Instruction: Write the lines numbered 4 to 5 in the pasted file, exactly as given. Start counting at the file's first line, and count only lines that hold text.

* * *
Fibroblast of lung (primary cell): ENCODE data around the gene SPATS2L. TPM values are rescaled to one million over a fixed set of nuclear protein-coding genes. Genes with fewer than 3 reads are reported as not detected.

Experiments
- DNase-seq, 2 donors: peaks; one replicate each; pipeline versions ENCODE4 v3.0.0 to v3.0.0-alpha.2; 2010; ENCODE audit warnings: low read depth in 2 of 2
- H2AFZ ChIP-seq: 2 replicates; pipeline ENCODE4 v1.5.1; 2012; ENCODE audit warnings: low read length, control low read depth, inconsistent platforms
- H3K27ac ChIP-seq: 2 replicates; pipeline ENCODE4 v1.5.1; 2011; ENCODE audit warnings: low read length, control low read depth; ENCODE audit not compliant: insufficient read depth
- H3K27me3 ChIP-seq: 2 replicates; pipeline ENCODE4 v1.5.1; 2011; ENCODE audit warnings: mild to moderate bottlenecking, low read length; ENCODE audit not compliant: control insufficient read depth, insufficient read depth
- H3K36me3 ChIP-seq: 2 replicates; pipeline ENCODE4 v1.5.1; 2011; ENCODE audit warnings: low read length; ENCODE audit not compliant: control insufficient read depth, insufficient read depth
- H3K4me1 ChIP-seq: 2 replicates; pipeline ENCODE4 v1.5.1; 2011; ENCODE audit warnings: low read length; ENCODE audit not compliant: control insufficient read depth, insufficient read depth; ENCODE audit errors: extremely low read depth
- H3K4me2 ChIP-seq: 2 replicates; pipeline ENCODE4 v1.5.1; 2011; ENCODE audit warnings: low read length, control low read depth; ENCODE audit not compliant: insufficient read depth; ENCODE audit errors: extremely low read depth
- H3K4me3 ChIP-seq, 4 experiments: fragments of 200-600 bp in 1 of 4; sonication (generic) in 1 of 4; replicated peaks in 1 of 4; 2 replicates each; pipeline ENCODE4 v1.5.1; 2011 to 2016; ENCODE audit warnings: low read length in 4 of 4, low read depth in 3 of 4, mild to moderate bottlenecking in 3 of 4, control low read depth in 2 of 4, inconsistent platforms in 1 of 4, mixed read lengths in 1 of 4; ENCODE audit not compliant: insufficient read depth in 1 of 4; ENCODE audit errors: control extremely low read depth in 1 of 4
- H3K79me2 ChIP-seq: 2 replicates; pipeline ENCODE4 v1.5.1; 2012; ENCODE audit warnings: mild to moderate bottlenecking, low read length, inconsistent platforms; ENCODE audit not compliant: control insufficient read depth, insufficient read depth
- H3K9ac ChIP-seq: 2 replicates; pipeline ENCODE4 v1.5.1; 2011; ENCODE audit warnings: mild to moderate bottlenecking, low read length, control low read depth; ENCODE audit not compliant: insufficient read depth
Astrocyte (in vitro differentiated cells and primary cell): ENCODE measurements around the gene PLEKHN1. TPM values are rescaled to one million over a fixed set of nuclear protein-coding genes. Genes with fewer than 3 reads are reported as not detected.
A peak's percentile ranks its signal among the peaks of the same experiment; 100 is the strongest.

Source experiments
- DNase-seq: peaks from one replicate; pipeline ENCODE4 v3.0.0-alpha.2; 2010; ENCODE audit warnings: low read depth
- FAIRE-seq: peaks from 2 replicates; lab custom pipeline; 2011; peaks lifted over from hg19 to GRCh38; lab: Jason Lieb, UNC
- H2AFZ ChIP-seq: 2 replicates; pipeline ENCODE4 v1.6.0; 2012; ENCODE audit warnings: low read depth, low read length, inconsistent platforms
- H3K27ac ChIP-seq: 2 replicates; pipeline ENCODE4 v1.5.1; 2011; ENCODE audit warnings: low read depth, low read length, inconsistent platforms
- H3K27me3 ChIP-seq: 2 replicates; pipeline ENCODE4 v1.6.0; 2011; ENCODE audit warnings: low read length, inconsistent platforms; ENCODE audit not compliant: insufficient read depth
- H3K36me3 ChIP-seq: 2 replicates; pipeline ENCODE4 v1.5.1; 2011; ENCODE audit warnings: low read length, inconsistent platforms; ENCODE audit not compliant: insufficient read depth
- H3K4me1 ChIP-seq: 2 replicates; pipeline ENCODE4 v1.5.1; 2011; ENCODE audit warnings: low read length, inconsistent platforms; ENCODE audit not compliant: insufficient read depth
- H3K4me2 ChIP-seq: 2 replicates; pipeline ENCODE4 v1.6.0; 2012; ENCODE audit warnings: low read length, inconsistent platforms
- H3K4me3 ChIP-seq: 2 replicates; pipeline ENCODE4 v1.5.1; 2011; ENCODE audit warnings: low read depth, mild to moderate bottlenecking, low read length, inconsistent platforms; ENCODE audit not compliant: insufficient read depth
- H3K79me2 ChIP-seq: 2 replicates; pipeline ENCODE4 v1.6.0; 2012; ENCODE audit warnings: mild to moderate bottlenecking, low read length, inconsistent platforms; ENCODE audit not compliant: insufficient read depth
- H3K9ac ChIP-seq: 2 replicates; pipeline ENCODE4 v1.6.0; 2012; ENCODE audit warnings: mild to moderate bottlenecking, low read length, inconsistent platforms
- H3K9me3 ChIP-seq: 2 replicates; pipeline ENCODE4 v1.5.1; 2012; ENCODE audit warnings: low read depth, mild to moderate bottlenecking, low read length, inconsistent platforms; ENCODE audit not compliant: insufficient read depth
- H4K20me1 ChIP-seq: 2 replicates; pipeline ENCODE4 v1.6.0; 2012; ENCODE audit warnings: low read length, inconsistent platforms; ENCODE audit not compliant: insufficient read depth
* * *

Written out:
- H2AFZ ChIP-seq: 2 replicates; pipeline ENCODE4 v1.5.1; 2012; ENCODE audit warnings: low read length, control low read depth, inconsistent platforms
- H3K27ac ChIP-seq: 2 replicates; pipeline ENCODE4 v1.5.1; 2011; ENCODE audit warnings: low read length, control low read depth; ENCODE audit not compliant: insufficient read depth